Earlier this month, Doctors for Disaster Preparedness (DDP) hosted their 33rd Annual Meeting in Ontario, California where they discussed the “Myths, Superstitions, and Real Threats Contronting America.” DDP is a non-profit organization based out of Arizona whose mission is to promote “homeland defense and prudent preparedness for disasters of all kinds.”
The Tenth International Conference on Climate Change (ICCC-10) was hosted by The Heartland Institute, Joe Bast, President, on June 11 – 12 at the Washington Court Hotel in Washington, DC. The two-day conference featured more than 40 scientists, economists and public policy experts who shared the most up-to-date information on topics related to climate. Several of the outstanding conference speakers included U.S. Senator James Inhofe, Mark Steyn, Lord Christopher Monckton, and John Coleman, founder of the Weather Channel.
In today’s edition of The Heartland Daily Podcast, H. Sterling Burnett, managing editor of Environment & Climate News speaks with Gary Stone. Stone is vice-president of engineering at FiveStates Energy in Dallas. In this podcast, Stone discusses the economic and political challenges that face the modern oil and gas industry.
Recently, Science Director for The Heartland Institute, Jay Lehr,Ph.D, was on Fox’s Your World with Neil Cavuto to discuss new regulations on hydraulic fracturing. Lehr was joined by The Accountability Project’s president Nomiki Konst. As you can see in the clip above, Lehr and Konst have very different views on the safety and reliability of fracking.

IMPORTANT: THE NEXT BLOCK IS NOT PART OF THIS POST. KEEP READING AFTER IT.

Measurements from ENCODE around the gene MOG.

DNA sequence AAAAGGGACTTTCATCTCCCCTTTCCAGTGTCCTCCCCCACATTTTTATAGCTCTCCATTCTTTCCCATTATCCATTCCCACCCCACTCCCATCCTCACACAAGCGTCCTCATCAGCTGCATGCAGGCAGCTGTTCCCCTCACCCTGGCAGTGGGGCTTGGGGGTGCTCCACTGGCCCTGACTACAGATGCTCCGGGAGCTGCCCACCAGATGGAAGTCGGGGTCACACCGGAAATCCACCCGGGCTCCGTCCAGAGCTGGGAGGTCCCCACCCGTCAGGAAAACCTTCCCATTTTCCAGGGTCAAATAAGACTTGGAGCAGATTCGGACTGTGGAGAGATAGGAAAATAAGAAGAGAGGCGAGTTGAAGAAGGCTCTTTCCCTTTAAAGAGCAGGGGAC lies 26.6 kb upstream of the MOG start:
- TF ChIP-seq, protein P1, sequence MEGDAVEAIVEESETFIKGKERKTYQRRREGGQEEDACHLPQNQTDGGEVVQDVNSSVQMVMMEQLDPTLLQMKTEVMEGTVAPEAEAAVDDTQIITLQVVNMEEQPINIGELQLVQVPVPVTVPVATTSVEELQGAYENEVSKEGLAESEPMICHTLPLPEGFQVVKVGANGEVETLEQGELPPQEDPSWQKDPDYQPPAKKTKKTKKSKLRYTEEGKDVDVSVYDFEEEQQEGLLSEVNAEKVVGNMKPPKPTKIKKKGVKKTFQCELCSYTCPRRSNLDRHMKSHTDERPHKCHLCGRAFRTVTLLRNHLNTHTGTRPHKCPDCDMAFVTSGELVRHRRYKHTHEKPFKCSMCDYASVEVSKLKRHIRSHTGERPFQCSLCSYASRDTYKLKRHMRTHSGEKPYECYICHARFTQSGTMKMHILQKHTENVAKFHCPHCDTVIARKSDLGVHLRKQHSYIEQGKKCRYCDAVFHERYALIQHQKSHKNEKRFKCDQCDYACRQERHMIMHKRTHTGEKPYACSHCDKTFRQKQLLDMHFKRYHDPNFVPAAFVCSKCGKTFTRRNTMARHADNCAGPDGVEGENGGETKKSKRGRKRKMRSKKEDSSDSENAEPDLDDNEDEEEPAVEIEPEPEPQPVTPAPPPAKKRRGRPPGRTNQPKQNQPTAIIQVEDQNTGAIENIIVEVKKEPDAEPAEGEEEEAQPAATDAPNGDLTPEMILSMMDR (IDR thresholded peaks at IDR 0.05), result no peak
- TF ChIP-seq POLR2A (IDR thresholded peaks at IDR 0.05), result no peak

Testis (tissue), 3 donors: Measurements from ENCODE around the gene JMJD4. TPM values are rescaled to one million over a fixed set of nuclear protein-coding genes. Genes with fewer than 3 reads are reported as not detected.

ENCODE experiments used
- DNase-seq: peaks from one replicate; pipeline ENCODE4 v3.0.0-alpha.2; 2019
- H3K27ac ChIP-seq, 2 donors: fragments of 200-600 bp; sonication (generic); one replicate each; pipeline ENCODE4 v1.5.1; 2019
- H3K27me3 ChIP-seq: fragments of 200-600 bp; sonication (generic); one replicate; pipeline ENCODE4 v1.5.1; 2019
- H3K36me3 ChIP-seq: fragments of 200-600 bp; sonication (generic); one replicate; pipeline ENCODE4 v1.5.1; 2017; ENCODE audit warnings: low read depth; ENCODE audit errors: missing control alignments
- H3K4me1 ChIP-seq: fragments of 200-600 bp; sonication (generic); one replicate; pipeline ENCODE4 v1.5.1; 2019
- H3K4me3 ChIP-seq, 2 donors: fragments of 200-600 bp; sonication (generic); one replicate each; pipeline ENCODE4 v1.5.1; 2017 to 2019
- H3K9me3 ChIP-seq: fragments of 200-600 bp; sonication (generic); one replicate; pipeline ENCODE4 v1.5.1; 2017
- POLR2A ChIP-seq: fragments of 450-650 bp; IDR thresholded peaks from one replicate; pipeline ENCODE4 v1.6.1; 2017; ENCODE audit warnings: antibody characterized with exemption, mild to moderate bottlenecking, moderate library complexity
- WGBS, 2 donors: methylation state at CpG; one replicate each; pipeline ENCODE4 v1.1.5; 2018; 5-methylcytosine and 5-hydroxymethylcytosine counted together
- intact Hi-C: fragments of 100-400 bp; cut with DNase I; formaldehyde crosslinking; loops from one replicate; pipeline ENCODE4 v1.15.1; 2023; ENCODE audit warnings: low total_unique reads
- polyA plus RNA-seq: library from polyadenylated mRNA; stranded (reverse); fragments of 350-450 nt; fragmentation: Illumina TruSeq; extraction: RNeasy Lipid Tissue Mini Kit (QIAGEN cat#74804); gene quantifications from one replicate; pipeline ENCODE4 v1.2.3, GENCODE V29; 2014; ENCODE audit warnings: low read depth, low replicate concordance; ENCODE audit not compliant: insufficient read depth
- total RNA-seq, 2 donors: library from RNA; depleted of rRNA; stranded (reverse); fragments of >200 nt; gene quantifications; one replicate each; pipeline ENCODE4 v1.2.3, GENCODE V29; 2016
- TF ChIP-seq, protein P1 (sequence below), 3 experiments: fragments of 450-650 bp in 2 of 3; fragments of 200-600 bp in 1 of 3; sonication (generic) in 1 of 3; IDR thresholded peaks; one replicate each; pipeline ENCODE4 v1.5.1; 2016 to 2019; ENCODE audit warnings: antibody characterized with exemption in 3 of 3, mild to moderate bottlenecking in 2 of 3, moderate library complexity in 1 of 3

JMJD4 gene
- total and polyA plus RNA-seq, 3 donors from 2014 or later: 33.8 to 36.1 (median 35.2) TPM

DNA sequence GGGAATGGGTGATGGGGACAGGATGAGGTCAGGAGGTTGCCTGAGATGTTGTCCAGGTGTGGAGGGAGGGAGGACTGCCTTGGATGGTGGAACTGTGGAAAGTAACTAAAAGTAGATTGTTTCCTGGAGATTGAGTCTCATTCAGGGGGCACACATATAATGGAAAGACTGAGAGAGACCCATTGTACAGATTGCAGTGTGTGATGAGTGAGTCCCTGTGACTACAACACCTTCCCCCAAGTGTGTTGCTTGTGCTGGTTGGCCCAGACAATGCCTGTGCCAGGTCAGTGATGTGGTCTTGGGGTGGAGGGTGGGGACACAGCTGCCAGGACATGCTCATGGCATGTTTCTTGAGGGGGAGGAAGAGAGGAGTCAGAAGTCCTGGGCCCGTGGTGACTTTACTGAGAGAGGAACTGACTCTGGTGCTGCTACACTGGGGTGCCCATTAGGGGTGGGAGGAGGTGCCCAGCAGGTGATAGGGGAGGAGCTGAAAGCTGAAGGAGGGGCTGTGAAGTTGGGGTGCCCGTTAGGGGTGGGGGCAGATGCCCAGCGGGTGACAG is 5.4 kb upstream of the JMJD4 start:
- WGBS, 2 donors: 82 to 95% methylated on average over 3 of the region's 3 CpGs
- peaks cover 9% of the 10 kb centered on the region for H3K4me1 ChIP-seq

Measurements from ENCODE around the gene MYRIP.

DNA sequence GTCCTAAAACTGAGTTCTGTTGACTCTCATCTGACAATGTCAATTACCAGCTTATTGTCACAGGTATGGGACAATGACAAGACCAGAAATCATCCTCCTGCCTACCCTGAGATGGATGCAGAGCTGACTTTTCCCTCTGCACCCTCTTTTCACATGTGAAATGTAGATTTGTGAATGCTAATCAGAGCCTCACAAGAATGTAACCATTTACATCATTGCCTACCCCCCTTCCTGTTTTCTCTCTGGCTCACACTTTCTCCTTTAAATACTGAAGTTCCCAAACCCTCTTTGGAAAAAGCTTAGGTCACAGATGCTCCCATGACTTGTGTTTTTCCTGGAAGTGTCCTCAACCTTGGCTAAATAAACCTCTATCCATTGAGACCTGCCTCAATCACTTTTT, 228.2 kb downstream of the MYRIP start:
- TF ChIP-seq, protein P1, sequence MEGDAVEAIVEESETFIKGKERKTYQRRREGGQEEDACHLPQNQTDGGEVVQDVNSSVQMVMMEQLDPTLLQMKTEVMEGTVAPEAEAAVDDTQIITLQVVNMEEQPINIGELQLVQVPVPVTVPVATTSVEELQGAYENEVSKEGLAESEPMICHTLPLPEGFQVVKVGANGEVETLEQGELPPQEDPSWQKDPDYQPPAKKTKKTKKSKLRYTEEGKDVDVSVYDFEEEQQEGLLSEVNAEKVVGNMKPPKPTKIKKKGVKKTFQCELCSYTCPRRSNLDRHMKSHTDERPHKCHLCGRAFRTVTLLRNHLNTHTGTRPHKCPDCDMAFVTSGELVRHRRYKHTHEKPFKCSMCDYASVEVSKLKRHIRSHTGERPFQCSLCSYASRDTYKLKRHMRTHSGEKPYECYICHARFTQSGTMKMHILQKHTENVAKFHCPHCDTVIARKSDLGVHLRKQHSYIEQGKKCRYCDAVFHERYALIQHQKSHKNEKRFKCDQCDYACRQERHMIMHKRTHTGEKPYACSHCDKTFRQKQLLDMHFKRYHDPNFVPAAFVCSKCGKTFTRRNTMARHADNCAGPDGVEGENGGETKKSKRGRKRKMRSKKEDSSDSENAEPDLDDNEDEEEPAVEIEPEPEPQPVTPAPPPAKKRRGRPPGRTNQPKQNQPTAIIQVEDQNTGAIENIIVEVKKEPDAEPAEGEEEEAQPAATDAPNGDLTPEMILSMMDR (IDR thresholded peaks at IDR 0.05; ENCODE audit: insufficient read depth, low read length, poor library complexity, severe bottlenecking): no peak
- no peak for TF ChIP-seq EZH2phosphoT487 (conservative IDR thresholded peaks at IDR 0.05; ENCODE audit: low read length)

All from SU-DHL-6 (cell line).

Day two of the 9th International Conference on Climate Change was stacked with qualified speakers discussing a wide range of subjects relating to global warming. Panel 3, titled “Combating Climate Myths with Science Facts, featured three speakers, Tom Harris, Anthony Watts and James Taylor. These three men spoke about the causes of the hysteria that swirls around the topic of climate change and how to push back against it.
The fight against hydraulic fracturing has recently ratcheted up. On November 5, one town in Ohio and three in Colorado, passed ballot measures designed to ban or temporarily halt hydraulic fracturing—the brief (3-5 day) phase, often referred to as “fracking”—that is essential to the advanced oil-and-gas extraction processes that have given America the lead in global energy production.